Millennial Day Theory

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The Millennial day theory, or the Sabbath millennium theory, is a theory in Christian eschatology in which the Second Coming of Christ will occur 6,000 years after the creation of mankind, followed by 1,000 years of peace and harmony.[1] It is a very popular belief accepted by certain premillennialists who usually promote young earth creationism.

The view takes the stance that each millennium is actually a day according to God (as found in Psalm 90:4 and 2 Peter 3:8), and that eventually at the end of the 6,000 years since the creation, Jesus will return.[2][3][4] It teaches that the 7th millennium is actually called the Sabbath Millennium, in which Jesus will ultimately set up his perfect kingdom and allow his followers to rest.[5] The Sabbath Millennium is believed to be synonymous with the Millennial Reign of Christ that is found in Revelation 20:1-6.[6]


Early premillennialists included Pseudo-Barnabas,[7] Papias,[8] Methodius, Lactantius,[9] Commodianus[10] Theophilus, Tertullian,[11] Melito,[12] Hippolytus of Rome, Victorinus of Pettau [13][14] and various Gnostics groups and the Montanists. Many of these theologians and others in the early church expressed their belief in premillennialism through their acceptance of this sexta-septamillennial tradition. This belief claims that human history will continue for 6,000 years and then will enjoy Sabbath for 1,000 years (the millennial kingdom), thus all of human history will have a total of 7,000 years prior to the new creation. Christians throughout history have often considered that some thousand-year Sabbath, expected to begin six thousand years after Creation, might be identical with the millennium described in the Book of Revelation. This view was also popular among 19th- and 20th-century dispensational premillennialists. The term "Sabbatism" or "Sabbatizing" (Greek Sabbatismos), which generically means any literal or spiritual Sabbath-keeping, has also been taken in Hebrews 4:9 to have special reference to this definition.

Support for the theory[edit]

The main support for this view is found in the passages regarding the original Sabbath system that the Judeo-Christian God instituted, while also taking the verses of Psalms 90:4[15] and 2 Peter 3:8[16] into consideration. According to the proponents of the theory, Hosea 6:1-2[17] demonstrates that after 2 days, the Lord will revive Israel, and on the third day, restore her and live with her forever.[18] According to these Christians, Jesus has indeed been gone for two millenniums.[19] He was crucified during a time of severe Roman oppression that was directed towards Israel, which eventually caused the dispersion of Israel in the 1st century CE. Counting the first two days as two millenniums, and the third day as the Millennium in which Christ reigns on Earth may invariably lead to the conclusion that Jesus will return soon - most likely within the 21st century. It is this perception of Bible prophecy that provides the motivation to create a theory that is rooted in absolute Biblical literalism and is entirely based on Premillennialism.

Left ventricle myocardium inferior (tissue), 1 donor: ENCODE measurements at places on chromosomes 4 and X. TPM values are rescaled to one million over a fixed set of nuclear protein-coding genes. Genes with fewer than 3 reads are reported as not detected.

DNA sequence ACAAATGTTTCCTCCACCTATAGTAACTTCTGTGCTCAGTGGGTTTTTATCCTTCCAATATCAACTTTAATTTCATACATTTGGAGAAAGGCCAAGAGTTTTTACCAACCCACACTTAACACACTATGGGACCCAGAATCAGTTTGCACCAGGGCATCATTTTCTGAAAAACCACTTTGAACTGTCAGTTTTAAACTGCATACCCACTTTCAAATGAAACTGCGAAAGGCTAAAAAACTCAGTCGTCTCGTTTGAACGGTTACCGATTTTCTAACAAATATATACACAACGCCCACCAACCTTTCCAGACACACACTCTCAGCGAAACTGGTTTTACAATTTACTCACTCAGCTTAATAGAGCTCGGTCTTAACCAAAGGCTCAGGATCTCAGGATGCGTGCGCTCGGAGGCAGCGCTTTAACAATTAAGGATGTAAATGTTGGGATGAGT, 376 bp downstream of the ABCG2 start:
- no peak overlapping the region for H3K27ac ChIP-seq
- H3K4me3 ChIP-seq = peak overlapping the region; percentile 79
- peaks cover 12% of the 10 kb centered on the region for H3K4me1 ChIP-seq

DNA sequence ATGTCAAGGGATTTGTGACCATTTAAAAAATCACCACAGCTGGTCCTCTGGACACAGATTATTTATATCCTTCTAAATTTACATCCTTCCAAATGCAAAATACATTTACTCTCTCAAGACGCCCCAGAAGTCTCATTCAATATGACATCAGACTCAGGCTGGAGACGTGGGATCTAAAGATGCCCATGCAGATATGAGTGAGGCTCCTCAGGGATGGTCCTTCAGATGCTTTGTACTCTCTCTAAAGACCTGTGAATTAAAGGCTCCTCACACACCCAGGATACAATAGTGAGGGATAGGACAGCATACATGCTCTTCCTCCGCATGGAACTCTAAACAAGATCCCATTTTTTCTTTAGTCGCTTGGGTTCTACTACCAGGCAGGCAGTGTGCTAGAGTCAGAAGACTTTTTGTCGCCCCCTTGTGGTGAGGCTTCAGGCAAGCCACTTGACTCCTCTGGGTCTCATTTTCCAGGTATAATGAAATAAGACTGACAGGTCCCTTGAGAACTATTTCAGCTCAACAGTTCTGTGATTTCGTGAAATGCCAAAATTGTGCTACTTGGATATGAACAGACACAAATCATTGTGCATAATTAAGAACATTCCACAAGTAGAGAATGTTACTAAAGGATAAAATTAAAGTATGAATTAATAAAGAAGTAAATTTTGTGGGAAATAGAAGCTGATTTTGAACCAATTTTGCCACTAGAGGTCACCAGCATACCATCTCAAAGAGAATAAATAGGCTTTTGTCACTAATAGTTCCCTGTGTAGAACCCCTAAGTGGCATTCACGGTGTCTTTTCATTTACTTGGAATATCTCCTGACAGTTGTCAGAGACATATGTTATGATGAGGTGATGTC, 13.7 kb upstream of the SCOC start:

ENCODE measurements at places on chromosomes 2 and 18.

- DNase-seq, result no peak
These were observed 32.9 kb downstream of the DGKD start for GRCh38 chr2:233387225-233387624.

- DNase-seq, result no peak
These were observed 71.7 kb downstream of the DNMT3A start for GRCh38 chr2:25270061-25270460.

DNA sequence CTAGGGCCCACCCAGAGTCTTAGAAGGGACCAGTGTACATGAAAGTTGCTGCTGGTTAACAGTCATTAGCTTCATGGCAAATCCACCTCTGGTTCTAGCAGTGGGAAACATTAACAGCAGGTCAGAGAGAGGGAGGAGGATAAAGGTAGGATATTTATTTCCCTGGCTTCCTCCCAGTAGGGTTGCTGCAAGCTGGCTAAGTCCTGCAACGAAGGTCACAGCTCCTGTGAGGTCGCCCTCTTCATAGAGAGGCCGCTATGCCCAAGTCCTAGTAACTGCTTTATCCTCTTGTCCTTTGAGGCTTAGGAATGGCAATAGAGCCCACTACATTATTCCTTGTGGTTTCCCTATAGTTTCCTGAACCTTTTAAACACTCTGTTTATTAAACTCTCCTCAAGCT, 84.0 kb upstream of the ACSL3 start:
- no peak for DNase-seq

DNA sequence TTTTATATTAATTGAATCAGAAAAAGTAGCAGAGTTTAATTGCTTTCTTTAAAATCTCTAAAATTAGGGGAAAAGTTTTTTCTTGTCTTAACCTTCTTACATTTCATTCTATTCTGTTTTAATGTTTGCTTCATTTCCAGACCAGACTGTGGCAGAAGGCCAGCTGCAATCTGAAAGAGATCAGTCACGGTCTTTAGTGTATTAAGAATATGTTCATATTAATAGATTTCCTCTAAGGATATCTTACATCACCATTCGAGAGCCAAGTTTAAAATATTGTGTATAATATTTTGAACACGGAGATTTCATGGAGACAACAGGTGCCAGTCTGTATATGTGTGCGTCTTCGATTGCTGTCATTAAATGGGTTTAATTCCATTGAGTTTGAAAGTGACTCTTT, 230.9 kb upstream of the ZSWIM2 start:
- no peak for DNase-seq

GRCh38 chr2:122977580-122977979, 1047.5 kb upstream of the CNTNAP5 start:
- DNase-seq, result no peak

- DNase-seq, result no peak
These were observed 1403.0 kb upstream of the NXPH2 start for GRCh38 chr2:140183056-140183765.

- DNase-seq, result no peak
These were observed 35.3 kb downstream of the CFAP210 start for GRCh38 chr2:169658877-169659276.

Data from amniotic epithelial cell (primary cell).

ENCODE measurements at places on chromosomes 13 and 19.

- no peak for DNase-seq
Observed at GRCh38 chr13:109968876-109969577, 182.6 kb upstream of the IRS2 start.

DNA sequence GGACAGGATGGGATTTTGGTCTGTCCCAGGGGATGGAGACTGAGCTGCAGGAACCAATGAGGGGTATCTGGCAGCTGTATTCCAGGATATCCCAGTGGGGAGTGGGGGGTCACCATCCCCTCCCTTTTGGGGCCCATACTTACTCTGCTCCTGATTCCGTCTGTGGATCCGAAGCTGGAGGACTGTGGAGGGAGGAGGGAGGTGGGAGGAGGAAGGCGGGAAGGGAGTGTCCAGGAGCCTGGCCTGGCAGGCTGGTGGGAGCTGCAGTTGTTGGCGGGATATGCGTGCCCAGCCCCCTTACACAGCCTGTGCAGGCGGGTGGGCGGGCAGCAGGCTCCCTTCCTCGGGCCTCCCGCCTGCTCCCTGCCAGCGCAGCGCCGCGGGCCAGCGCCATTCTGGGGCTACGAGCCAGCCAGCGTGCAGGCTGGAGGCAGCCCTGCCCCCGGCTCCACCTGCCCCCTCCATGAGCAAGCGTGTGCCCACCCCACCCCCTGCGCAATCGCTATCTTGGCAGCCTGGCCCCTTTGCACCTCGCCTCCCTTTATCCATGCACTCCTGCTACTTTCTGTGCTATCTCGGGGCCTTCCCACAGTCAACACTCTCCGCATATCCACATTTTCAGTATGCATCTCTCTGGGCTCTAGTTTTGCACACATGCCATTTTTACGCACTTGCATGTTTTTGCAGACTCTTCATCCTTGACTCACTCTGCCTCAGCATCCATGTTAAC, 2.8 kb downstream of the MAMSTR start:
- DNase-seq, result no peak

1. ^
  2. ^ Perry, Richard H. "The Complete Idiot's Guide to the Last Days". Penguin Group Publishing (USA). pg. 28-34; 320-321. ISBN 1-59257-561-7
  3. ^
  4. ^
  5. ^ Perry, Richard H. "The Complete Idiot's Guide to the Last Days". Penguin Group Publishing (USA). pg. 28-34; 320-321. ISBN 1-59257-561-7
  6. ^
  7. ^ ”Among the Apostolic Fathers Barnabas is the first and the only one who expressly teaches a pre-millennial reign of Christ on earth. He considers the Mosaic history of the creation a type of six ages of labor for the world, each lasting a thousand years, and of a millennium of rest, since with God ‘one day is as a thousand years.’ Millennial Sabbath on earth will be followed by an eighth and eternal day in a new world, of which the Lord’s Day (called by Barnabas ‘the eighth day’) is the type(access The Epistle of Barnabas here). Philip Schaff, History of the Christian Church, Vol. 2 (Peabody, MA: Hendrickson, n.d.) 382.
  8. ^ Introductory Note to the Fragments of Papias
  9. ^ Insruct. adv. Gentium Deos, 43, 44.
  10. ^ According to the Encyclopedia of the Early ChurchCommodian (mid-3rd century) takes up the theme of the 7000 years, the last of which is the millennium (Instr. II 35, 8 ff.).” M. Simonetti, “Millenarism,” 560.
  11. ^ Against Marcion, book 3 chp 25
  12. ^ Simonetti writes in the Encyclopedia of the Early Church “We know that Melito was also a millenarian" regarding Jerome's reference to him as a chiliast. M. Simonetti, “Millenarism,” 560.
  13. ^ Note this is Victorinus of Pettau not Marcus Piav(v)onius Victorinus the Gaelic Emperor
  14. ^ In his Commentary on Revelation and from the fragment De Fabrica Mundi (Part of a commentary on Genesis). Jerome identifies him as a premillennialist.
  15. ^
  16. ^
  17. ^
  18. ^ Perry, Richard H. "The Complete Idiot's Guide to the Last Days". Penguin Group Publishing (USA). pg. 28-34; 320-321. ISBN 1-59257-561-7
  19. ^ Perry, Richard H. "The Complete Idiot's Guide to the Last Days". Penguin Group Publishing (USA). pg. 28-34; 320-321. ISBN 1-59257-561-7

See also[edit]